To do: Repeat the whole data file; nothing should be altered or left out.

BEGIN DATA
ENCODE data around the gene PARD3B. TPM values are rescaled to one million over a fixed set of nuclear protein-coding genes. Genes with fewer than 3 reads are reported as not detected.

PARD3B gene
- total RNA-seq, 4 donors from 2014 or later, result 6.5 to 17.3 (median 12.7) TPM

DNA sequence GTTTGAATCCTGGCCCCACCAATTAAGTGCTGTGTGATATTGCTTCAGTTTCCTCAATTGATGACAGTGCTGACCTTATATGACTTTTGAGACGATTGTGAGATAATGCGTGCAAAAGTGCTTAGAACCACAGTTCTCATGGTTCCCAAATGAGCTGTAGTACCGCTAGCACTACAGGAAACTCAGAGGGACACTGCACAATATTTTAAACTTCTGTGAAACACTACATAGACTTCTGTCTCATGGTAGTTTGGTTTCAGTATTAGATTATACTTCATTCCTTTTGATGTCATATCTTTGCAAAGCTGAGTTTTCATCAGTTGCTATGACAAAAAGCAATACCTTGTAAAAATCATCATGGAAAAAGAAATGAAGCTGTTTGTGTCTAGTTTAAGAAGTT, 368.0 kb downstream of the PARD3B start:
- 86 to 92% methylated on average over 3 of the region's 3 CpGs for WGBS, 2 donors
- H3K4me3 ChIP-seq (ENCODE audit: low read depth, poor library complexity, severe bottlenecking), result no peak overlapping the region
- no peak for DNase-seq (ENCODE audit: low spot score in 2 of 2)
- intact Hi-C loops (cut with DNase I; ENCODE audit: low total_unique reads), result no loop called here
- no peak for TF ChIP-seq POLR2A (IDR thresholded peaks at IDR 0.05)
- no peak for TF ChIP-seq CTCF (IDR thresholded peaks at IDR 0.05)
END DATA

ENCODE data around the gene PARD3B. TPM values are rescaled to one million over a fixed set of nuclear protein-coding genes. Genes with fewer than 3 reads are reported as not detected.

PARD3B gene
- total RNA-seq, 4 donors from 2014 or later, result 6.5 to 17.3 (median 12.7) TPM

DNA sequence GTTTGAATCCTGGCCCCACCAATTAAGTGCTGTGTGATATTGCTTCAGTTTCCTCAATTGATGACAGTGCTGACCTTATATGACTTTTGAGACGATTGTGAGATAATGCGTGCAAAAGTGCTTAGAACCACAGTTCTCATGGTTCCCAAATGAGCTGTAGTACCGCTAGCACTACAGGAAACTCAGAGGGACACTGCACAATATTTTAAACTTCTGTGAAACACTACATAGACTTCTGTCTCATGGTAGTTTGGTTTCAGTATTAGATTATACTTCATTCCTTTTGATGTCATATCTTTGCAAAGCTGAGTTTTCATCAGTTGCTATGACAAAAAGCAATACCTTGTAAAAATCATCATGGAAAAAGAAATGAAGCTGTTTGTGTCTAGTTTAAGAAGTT, 368.0 kb downstream of the PARD3B start:
- 86 to 92% methylated on average over 3 of the region's 3 CpGs for WGBS, 2 donors
- H3K4me3 ChIP-seq (ENCODE audit: low read depth, poor library complexity, severe bottlenecking), result no peak overlapping the region
- no peak for DNase-seq (ENCODE audit: low spot score in 2 of 2)
- intact Hi-C loops (cut with DNase I; ENCODE audit: low total_unique reads), result no loop called here
- no peak for TF ChIP-seq POLR2A (IDR thresholded peaks at IDR 0.05)
- no peak for TF ChIP-seq CTCF (IDR thresholded peaks at IDR 0.05)